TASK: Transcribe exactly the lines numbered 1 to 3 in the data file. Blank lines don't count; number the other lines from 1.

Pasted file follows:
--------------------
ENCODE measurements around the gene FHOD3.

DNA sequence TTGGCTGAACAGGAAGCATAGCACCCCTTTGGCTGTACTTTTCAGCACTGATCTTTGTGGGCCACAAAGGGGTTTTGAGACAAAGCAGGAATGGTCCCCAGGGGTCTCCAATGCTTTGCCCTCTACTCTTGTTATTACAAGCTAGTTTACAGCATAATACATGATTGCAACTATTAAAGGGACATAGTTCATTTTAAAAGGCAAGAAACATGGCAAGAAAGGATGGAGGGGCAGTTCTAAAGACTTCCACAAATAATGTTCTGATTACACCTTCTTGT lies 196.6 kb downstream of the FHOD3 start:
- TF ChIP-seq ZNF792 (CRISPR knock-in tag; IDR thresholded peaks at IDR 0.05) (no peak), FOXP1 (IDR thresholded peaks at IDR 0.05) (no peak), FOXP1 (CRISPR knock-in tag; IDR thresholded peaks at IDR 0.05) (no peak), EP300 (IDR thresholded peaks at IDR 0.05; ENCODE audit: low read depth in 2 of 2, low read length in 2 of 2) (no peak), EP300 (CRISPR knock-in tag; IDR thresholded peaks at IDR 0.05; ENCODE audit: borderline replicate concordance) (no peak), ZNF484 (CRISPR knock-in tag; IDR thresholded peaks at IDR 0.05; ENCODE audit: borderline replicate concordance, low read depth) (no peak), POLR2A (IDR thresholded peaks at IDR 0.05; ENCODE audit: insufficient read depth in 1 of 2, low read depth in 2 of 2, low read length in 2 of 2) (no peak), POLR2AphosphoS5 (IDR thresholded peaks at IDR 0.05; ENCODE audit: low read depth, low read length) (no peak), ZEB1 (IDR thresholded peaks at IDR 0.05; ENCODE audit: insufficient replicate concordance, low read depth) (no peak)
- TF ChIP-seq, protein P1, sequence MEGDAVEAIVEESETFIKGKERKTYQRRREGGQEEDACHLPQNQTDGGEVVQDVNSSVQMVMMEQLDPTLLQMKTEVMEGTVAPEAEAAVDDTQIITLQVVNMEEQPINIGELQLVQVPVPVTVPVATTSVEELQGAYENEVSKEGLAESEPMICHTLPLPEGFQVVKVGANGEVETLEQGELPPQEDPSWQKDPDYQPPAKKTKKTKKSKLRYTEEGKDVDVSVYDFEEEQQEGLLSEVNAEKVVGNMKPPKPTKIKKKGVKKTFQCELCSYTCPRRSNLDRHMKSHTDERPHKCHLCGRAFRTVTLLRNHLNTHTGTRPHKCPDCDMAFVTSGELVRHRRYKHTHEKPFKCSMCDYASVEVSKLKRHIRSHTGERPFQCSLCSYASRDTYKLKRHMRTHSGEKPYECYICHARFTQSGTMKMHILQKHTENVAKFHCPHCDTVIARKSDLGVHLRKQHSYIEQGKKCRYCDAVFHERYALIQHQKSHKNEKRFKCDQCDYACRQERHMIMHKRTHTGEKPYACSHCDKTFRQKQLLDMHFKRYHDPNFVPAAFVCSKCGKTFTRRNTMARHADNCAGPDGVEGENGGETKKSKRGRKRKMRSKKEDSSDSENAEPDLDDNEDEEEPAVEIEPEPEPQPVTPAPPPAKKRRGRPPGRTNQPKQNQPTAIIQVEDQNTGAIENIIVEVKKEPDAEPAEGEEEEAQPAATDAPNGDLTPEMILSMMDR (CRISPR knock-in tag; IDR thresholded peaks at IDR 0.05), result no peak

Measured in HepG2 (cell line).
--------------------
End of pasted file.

ENCODE measurements around the gene FHOD3.

DNA sequence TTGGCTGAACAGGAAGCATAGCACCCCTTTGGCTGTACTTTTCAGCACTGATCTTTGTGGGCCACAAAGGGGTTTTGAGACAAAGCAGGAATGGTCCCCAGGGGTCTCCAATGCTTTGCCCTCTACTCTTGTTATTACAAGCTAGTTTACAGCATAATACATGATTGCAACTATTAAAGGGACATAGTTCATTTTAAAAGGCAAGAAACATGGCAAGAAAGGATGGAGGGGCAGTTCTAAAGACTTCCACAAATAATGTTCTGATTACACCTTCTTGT lies 196.6 kb downstream of the FHOD3 start:
- TF ChIP-seq ZNF792 (CRISPR knock-in tag; IDR thresholded peaks at IDR 0.05) (no peak), FOXP1 (IDR thresholded peaks at IDR 0.05) (no peak), FOXP1 (CRISPR knock-in tag; IDR thresholded peaks at IDR 0.05) (no peak), EP300 (IDR thresholded peaks at IDR 0.05; ENCODE audit: low read depth in 2 of 2, low read length in 2 of 2) (no peak), EP300 (CRISPR knock-in tag; IDR thresholded peaks at IDR 0.05; ENCODE audit: borderline replicate concordance) (no peak), ZNF484 (CRISPR knock-in tag; IDR thresholded peaks at IDR 0.05; ENCODE audit: borderline replicate concordance, low read depth) (no peak), POLR2A (IDR thresholded peaks at IDR 0.05; ENCODE audit: insufficient read depth in 1 of 2, low read depth in 2 of 2, low read length in 2 of 2) (no peak), POLR2AphosphoS5 (IDR thresholded peaks at IDR 0.05; ENCODE audit: low read depth, low read length) (no peak), ZEB1 (IDR thresholded peaks at IDR 0.05; ENCODE audit: insufficient replicate concordance, low read depth) (no peak)